To Wives: Some Advice On Preventing An Affair

Published in Arizona Family News--October 2007

If I told you there were some simple things you could do to dramatically lower your risk of cancer or heart attack and that, in the process, you’d actually have more fun now, would you want to know what they were? Likewise, given the devastation that infidelity causes in a marriage, presumably you would be glad to know how to prevent it. And if that prescription is enjoyable, so much the better. So, then, what can you do to prevent an affair?

As a married man for ten years, I am writing this from the perspective of a man to women, and I’ll warn you in advance that you may not like some of what I’m going to tell you. But if you take me seriously, I’ll explain to you things that every man knows to be true. Just keep in mind that all I’m really doing is explaining how men think and behave. If you doubt me, go ahead and have your husband read this so he can tell you whether I’m correct or not. He’ll probably look at you in disbelief that you don’t already know this stuff about him. And remember, my goal here is to equip you with useful information and help you know what to do, not to criticize you. If it sounds like criticism, I’m sorry. My goal is healthy marriages, and helping you know how to have one. Some men may also misunderstand what I’m writing as some sort of excuse for them or justification for them. It’s not. Nothing a wife does or fails to do justifies adultery. Ever. There are simply things she can do to make it easier for him to obey his vows and this absolute rule.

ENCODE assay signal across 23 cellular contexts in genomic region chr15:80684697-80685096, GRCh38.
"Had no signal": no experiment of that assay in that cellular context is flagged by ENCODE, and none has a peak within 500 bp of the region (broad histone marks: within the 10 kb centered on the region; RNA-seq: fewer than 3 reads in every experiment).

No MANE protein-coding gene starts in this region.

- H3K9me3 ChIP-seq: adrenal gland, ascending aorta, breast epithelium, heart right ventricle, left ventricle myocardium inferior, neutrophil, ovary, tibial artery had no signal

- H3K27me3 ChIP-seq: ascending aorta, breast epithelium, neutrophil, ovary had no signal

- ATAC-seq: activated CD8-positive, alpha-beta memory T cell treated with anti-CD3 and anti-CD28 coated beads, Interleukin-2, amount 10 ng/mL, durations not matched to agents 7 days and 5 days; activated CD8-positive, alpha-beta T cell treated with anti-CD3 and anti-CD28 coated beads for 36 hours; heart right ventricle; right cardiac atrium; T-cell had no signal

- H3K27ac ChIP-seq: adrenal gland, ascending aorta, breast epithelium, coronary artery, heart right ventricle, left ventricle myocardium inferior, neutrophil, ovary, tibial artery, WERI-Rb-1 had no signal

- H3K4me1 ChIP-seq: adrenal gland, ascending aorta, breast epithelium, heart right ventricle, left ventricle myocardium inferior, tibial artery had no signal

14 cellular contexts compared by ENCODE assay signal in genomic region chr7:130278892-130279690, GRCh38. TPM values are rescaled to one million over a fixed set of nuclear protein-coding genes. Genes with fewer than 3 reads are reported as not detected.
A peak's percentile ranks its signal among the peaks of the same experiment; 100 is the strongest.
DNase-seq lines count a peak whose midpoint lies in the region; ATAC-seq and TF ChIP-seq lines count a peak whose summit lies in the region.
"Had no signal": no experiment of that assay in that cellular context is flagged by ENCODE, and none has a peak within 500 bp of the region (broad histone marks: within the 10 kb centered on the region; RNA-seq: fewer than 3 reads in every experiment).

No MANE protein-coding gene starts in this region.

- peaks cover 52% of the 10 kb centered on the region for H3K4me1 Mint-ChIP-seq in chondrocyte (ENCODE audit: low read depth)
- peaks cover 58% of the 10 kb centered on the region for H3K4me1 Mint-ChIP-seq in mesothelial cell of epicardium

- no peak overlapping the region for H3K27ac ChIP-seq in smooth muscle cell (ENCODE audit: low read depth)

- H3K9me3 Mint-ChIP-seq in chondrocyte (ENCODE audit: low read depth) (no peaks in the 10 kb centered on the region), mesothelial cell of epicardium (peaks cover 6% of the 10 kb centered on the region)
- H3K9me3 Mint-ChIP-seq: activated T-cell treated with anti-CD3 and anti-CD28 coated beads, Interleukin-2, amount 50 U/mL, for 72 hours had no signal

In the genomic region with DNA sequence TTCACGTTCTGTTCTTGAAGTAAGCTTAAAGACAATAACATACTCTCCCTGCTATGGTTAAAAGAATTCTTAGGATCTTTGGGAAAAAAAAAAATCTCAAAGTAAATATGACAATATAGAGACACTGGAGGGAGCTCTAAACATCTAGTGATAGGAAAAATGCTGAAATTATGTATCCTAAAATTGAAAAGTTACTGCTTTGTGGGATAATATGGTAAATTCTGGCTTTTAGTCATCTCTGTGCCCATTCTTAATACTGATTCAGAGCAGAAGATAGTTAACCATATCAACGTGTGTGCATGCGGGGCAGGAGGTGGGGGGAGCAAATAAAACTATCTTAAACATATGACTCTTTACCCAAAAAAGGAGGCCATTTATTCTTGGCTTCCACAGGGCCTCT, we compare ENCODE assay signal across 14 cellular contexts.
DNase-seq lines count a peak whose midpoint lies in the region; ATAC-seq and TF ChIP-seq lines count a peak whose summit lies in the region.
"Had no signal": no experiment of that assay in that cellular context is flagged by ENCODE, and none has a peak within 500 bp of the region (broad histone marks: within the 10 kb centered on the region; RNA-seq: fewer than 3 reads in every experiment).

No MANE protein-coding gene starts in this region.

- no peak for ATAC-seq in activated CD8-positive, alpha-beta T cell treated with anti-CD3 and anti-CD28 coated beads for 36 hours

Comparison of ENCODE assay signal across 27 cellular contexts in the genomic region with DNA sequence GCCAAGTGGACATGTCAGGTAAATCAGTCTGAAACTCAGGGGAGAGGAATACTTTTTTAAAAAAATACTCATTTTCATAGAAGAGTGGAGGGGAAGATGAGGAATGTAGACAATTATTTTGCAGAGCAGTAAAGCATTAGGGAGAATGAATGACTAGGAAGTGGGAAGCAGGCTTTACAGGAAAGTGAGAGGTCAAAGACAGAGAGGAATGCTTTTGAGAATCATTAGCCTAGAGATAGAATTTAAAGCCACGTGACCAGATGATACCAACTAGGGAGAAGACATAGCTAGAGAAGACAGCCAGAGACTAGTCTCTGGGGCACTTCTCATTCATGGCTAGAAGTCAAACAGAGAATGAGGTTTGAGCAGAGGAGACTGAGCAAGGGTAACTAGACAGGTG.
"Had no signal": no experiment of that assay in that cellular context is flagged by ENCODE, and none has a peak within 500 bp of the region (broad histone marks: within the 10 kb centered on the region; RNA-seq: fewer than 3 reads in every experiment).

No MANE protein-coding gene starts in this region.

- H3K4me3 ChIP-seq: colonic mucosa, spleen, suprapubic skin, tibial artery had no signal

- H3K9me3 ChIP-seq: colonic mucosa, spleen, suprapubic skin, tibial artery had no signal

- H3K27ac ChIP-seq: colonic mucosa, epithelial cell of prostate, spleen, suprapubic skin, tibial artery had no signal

First, understand that men are naturally predisposed to be promiscuous. Whereas, for a woman, infidelity entails a total rejection of the man she married; men do not think about it this way. Men like to have several different cars. Men like to have several different hobbies. Men like variety. And men like to hunt. And the problem is that the trifecta of wanting variety, liking to hunt, and having a much higher level of simply biological sexual desire means that men are not naturally monogamous. Marriage is an unnatural condition for most (not all) men. That’s the bad news. But marriage is such a blessing to men that loving them means wanting them to enjoy it rather than to lose its benefits because they give in to their unsavory nature.